6. Fig. 7 and 8, US Refinery Production of Gasoline and Diesel, and Ratio of Gasoline to Diesel Production: Shown here are US refinery production amounts since 2000 in Fig. 7 and from 2020 in Fig. 8. The production amounts were on a gradually rising trend up to the start of the Covid pandemic in 2022, while consumption was fairly flat as shown in Fig. 5 and 6. Gasoline production recovered nearly to pre-pandemic levels in July of 2021 but has been lower ever since. Meanwhile, diesel production never had a large decline at the start of the Covid pandemic like gasoline did, and production has been relatively stable in 2022. The ratio of gasoline production to diesel production has been slowly falling since 2000, meaning that proportionally less gasoline is produced per volume of diesel. This means that refinery mix is not responsible for reduced diesel storage amounts. The data is available from the EIA here: .
  7. Fig. 9 and 10, US Storage of Diesel and Gasoline: The amount of diesel fuel in storage is the lowest since late 2014. The amount of gasoline in storage was lower in May 2022 than today, but before that we have to go back to 2005 to find a lower amount in storage. Storage data is available from the EIA here: .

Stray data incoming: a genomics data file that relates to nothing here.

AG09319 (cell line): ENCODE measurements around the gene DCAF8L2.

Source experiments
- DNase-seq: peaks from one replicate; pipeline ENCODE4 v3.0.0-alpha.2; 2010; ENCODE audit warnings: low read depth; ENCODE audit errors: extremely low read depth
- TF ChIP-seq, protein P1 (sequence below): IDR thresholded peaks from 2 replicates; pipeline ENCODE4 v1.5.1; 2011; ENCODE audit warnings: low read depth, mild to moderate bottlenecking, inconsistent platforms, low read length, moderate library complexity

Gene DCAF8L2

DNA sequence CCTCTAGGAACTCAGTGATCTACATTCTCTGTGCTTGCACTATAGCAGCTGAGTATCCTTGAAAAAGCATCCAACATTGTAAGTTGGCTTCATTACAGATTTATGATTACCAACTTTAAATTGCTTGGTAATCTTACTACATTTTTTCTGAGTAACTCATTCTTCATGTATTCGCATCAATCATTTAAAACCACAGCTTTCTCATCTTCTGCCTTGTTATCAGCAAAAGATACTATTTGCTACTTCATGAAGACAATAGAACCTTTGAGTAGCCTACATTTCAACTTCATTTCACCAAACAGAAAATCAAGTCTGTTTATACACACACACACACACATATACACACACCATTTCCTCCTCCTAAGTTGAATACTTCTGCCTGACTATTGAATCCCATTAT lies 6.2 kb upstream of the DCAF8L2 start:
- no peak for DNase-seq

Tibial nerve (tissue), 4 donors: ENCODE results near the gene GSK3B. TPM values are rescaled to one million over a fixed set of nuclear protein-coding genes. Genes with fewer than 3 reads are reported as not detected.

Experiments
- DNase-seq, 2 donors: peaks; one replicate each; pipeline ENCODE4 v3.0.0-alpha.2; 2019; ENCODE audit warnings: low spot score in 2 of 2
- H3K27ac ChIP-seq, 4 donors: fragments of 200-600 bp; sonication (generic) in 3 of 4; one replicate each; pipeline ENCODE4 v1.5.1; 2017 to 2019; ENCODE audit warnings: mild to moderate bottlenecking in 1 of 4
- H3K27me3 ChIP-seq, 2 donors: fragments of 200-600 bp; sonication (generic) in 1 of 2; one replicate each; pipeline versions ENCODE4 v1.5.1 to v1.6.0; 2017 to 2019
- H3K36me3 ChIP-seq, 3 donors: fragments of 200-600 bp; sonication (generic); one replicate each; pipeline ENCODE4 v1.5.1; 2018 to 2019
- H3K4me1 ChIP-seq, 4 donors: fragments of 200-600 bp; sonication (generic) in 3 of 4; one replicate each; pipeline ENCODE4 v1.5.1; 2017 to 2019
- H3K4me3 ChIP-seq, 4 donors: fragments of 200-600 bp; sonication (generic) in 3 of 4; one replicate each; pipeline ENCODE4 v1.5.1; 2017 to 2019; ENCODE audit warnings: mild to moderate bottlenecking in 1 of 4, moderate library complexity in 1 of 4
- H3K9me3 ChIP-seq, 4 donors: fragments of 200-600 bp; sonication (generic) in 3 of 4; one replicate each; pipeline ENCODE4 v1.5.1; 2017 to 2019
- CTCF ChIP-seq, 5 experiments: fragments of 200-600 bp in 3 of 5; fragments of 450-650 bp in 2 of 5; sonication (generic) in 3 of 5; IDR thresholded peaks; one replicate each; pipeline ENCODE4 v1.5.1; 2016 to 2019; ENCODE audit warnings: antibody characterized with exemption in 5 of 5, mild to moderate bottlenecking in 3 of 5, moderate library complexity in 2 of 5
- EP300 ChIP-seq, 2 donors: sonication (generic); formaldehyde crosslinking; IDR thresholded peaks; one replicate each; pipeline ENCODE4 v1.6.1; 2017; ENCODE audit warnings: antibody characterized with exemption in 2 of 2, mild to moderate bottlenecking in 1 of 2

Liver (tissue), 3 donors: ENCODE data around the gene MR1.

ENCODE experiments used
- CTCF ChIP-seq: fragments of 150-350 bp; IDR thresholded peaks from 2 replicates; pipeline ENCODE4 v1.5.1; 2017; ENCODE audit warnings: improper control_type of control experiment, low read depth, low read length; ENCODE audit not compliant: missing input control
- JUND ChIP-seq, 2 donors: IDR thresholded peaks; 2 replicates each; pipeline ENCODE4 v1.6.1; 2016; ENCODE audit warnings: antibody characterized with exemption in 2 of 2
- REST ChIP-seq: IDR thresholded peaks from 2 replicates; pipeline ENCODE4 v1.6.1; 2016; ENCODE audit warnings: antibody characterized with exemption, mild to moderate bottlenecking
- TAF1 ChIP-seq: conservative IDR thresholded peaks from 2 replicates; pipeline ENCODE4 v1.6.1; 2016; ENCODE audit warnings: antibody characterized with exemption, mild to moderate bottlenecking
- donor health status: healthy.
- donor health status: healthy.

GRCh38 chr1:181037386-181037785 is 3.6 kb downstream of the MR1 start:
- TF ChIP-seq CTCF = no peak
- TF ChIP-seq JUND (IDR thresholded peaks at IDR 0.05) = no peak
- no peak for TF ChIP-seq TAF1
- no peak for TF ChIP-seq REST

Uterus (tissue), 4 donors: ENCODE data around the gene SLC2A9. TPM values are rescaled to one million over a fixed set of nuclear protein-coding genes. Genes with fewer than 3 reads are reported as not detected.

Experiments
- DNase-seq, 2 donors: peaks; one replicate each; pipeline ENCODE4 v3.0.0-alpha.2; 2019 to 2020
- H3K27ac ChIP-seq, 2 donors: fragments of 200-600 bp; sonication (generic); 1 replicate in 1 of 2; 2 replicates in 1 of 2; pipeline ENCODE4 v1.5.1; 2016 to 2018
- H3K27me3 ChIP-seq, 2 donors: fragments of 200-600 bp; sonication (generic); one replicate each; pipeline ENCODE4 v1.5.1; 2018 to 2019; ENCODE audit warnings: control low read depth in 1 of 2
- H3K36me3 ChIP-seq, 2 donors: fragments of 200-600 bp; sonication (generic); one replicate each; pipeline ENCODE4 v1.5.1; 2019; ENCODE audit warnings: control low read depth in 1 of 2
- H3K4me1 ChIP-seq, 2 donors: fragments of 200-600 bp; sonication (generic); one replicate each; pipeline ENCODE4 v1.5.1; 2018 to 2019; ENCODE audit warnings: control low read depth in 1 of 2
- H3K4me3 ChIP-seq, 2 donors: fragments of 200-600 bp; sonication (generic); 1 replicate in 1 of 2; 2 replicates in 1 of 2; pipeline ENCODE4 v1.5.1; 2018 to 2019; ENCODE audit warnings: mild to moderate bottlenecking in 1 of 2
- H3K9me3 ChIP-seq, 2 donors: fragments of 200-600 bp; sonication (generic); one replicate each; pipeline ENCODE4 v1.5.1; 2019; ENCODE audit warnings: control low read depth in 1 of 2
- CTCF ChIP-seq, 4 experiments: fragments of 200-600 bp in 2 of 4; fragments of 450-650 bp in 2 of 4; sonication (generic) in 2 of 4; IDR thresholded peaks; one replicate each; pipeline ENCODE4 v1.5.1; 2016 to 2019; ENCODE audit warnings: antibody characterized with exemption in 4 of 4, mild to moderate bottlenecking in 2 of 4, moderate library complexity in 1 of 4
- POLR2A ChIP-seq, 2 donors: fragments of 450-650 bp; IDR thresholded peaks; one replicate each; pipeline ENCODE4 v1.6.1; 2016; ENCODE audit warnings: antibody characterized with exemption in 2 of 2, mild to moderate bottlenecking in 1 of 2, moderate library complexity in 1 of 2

8. Fig. 11 and 12, US Days of Storage: This chart displays how long it would take to completely drain the existing stored amount of diesel and gasoline, if production ceased completely and demand continued at the current rate. Diesel storage is holding at the 25 days level, as claimed in recent news articles, which was also the case earlier this year as well as in 2013 and 2018, and was even a little lower in the early 2000’s. This level of storage is not unprecedented, but perhaps what is unprecedented is the disruption to the refining and transportation industries, which may make this level of storage problematic when in years past it was not as much of a problem. The days of storage of gasoline is a little lower at 22.8 days, but has been as low as 20 days frequently in the past. The days of storage is calculated by dividing the storage amount from Fig. 9 by the consumption data from Fig. 5.
  9. Fig. 13 and 14, US Refinery Capacity: US refinery capacity after peaking in mid-2020 at 19 million barrels per day has gradually decreased to 18 million barrels per day now, a decrease of 5.3%. Refinery utilization was at 92.1% on 11/4/2022. Utilization has been higher in the past, but it is unknown what the realistic peak operating level of the refineries in service today can achieve. Refining capacity data is available from the EIA here: .
  10. Overall, it appears that refinery capacity, while lower than in 2020, is probably capable of a couple percent more output. Since consumption is not increasing it seems that low days of storage is due to slightly low refinery utilization. High prices seem to be due to a combination of crude oil costs and reduced refinery capacity. It is unknown from the data available why diesel is so expensive relative to gasoline.